In all the endless debate over what we as a nation can do about our senseless gun problem, people forget the role that the conservative majority of the U.S. Supreme Court played in helping promulgate the mess in which we find ourselves.
Two decisions — one written in 2008 by the late Justice Antonin Scalia, the other in 2010 by the equally conservative Samuel Alito — and both relying on a single 5-4 vote, settled the debate on the meaning of the Second Amendment.
Up until then, it was unclear legally whether the ambiguously worded amendment limited the right to bear arms to citizens as part of a well-regulated militia or whether it was a blanket license for all Americans to possess weapons for their self-defense. Scalia's decision involved a case brought against the District of Columbia, a federal jurisdiction, which had required residents to obtain licenses for their handguns and unless kept in a safe, keep them unloaded to prevent accidental shootings.
The court ruled 5-4 that the Second Amendment did indeed allow citizens to arm themselves and declared the D.C. ordinance unconstitutional. Two years later, Alito's decision extended that ruling to state and local governments, effectively negating Chicago's handgun restrictions.
Although neither ruling forbid all restrictions on a person's right to bear arms — the mentally ill and convicted felons could be exempted, the court wrote — together they effectively opened the floodgates for organizations like the National Rifle Association to challenge any gun control efforts, no matter how sensible. As many had predicted, the rulings created a hodge-podge of new laws, from concealed carry to open carry, from "stand your ground" to forbidding doctors from warning patients about the danger of guns in their homes.
The rulings' interpretation of the Second Amendment also created confusion over what weapons constituted arms of "self-defense." A handgun? An AR-15? Scopes and silencers? Jumbo magazines? Numerous attempts to pass local laws have been met with threats of costly lawsuits, scaring off cash-strapped municipalities.
Meanwhile, like here in Wisconsin, the NRA has effectively wrested control of legislators and the governor's office to pass yet less-restrictive measures, including attempts to force schools, college campuses and, yes, even bars to allow guns on their property.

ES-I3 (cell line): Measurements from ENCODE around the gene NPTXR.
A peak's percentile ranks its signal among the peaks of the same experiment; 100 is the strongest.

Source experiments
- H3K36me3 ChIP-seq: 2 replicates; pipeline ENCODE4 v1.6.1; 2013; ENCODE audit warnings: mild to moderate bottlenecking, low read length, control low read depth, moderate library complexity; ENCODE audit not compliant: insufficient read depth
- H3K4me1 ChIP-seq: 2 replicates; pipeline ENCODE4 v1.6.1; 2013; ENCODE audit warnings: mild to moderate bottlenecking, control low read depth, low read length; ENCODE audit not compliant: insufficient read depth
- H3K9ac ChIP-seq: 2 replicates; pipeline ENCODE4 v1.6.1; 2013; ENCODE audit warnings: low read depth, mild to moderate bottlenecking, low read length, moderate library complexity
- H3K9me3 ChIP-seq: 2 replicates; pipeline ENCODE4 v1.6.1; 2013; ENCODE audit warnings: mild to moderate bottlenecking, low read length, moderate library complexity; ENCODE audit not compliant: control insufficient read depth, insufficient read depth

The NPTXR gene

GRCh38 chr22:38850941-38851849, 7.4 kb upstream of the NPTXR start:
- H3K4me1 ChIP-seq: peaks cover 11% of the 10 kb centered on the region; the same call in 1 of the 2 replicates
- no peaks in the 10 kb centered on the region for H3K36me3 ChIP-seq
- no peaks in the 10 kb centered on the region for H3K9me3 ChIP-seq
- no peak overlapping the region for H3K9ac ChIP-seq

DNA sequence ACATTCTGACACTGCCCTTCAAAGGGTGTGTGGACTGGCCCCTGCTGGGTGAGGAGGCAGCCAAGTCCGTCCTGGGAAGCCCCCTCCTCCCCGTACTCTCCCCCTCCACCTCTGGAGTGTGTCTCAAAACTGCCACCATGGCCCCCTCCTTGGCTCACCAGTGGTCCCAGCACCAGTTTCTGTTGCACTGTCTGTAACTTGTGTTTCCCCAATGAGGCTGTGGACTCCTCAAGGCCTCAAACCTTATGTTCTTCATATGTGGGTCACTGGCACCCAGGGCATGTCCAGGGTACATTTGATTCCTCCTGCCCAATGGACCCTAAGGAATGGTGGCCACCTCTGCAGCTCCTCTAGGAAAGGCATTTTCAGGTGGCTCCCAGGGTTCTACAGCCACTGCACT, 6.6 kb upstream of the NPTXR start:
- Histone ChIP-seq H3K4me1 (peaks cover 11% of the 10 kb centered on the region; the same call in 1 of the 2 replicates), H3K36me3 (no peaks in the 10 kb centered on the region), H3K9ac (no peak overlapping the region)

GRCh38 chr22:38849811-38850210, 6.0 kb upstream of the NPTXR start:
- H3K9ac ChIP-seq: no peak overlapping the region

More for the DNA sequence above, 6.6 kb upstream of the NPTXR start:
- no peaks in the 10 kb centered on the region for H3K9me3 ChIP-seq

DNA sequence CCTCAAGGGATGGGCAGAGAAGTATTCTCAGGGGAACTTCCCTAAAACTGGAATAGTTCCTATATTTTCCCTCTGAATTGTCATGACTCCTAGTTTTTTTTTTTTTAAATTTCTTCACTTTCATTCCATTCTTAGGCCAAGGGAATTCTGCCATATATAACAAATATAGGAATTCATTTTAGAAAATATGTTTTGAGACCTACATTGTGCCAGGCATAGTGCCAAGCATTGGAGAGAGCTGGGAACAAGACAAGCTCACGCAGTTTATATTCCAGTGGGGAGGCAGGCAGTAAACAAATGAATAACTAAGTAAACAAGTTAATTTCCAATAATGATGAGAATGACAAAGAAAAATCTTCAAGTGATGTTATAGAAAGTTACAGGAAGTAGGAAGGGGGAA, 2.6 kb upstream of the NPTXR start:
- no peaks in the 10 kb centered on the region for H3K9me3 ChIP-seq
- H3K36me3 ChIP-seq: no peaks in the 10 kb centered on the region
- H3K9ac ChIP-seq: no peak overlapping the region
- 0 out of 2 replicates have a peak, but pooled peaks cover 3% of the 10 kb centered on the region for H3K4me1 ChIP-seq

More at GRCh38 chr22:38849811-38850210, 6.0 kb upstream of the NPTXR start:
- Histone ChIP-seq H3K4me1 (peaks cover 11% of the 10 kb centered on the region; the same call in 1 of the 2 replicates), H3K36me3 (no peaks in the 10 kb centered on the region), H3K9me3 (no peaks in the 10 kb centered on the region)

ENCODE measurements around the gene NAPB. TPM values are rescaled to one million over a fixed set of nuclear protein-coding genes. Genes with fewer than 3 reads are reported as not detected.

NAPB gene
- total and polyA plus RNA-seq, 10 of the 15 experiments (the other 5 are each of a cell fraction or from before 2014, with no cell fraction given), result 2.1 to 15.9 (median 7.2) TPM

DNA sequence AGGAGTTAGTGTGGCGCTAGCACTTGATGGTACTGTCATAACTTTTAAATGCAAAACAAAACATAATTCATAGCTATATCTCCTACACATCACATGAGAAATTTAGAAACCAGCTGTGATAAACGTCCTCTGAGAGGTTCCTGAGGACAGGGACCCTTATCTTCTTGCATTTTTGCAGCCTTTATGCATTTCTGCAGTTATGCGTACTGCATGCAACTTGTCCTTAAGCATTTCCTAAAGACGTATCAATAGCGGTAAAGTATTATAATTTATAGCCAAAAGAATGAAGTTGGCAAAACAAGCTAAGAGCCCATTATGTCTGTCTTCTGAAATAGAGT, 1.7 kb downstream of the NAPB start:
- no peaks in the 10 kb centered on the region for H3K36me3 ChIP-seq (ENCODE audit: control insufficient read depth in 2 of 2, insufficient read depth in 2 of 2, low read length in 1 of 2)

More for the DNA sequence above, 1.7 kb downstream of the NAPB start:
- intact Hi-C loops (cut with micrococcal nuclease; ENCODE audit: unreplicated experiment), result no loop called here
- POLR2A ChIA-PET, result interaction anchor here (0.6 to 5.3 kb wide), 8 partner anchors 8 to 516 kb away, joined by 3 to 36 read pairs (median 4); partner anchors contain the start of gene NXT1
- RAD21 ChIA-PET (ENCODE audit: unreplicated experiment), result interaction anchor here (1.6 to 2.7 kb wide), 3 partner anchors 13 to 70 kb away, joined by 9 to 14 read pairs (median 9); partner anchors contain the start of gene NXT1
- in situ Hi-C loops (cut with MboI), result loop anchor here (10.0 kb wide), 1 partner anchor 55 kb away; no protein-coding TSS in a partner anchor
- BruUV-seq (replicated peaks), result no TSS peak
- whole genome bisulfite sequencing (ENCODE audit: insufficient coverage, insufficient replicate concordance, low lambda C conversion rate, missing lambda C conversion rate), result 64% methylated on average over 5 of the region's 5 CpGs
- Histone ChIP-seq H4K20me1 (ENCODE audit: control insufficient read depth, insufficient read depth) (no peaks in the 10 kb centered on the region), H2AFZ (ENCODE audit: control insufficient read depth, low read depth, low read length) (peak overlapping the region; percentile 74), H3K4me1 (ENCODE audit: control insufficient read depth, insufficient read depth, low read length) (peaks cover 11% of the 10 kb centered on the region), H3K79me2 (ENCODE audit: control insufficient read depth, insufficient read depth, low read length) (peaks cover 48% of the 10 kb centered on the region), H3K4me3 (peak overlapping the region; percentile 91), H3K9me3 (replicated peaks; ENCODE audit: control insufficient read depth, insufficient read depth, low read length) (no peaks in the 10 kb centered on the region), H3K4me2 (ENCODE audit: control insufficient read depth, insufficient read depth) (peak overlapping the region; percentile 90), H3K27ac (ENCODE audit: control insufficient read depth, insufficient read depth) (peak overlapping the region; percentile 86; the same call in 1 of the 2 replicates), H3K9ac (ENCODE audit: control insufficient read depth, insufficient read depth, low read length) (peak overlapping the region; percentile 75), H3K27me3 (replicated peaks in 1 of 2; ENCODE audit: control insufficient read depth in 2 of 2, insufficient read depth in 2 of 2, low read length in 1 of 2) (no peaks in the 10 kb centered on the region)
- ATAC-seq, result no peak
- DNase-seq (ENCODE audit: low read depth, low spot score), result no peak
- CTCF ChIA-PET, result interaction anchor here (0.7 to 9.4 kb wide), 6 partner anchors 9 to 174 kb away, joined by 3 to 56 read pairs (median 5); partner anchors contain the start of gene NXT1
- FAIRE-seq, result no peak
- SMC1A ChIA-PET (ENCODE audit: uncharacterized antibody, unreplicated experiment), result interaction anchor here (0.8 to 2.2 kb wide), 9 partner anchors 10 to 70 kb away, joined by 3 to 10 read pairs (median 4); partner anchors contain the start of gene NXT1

Still, there have been success stories in some states that have found ways around all the obstacles. After the Sandy Hook Elementary School tragedy in Newtown, Connecticut, the state didn't stand still while Congress, as always, fiddled. The state expanded a ban on the sale of assault weapons, prohibited the sale of magazines of more than 10 rounds, instituted better background checks and created a registry of weapons offenders.
California, New Jersey and New York have also passed firearms reforms. Today, those four states have the lowest rate of gun deaths, while states with the most lax laws like Alabama, Alaska and Louisiana have the highest.
But Wisconsin politicians like Robin Vos and his legislative Republican colleagues, and congressional leaders like our own Paul Ryan, "caution" us against "knee-jerk" reactions to the Parkland, Florida, high school tragedy.
A conservative U.S. Supreme Court gave them cover and now it's up to the voters to decide if politicians can continue refusing to do what's right for all Americans.
Dave Zweifel is editor emeritus of The Capital Times. email@example.com and on Twitter @DaveZweifel. Zweifel is the co-author, along with John Nichols, of the new book "The Capital Times: A Proudly Radical Newspaper's Century Long Fight for Justice and Peace," published by the Wisconsin Historical Society Press. It's available on the Historical Society Press website, and at Amazon and Barnes and Noble.
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